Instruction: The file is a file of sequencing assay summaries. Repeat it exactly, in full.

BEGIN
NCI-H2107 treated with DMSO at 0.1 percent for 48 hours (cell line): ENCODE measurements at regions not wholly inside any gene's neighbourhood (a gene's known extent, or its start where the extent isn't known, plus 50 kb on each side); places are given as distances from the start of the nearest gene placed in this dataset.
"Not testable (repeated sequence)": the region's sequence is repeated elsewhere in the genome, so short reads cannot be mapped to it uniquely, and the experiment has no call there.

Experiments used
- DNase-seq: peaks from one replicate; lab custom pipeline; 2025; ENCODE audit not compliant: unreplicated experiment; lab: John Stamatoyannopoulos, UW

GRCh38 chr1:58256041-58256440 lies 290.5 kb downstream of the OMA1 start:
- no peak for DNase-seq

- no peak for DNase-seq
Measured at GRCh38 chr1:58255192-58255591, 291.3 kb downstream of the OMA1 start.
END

NCI-H2107 treated with DMSO at 0.1 percent for 48 hours (cell line): ENCODE measurements at regions not wholly inside any gene's neighbourhood (a gene's known extent, or its start where the extent isn't known, plus 50 kb on each side); places are given as distances from the start of the nearest gene placed in this dataset.
"Not testable (repeated sequence)": the region's sequence is repeated elsewhere in the genome, so short reads cannot be mapped to it uniquely, and the experiment has no call there.

Experiments used
- DNase-seq: peaks from one replicate; lab custom pipeline; 2025; ENCODE audit not compliant: unreplicated experiment; lab: John Stamatoyannopoulos, UW

GRCh38 chr1:58256041-58256440 lies 290.5 kb downstream of the OMA1 start:
- no peak for DNase-seq

- no peak for DNase-seq
Measured at GRCh38 chr1:58255192-58255591, 291.3 kb downstream of the OMA1 start.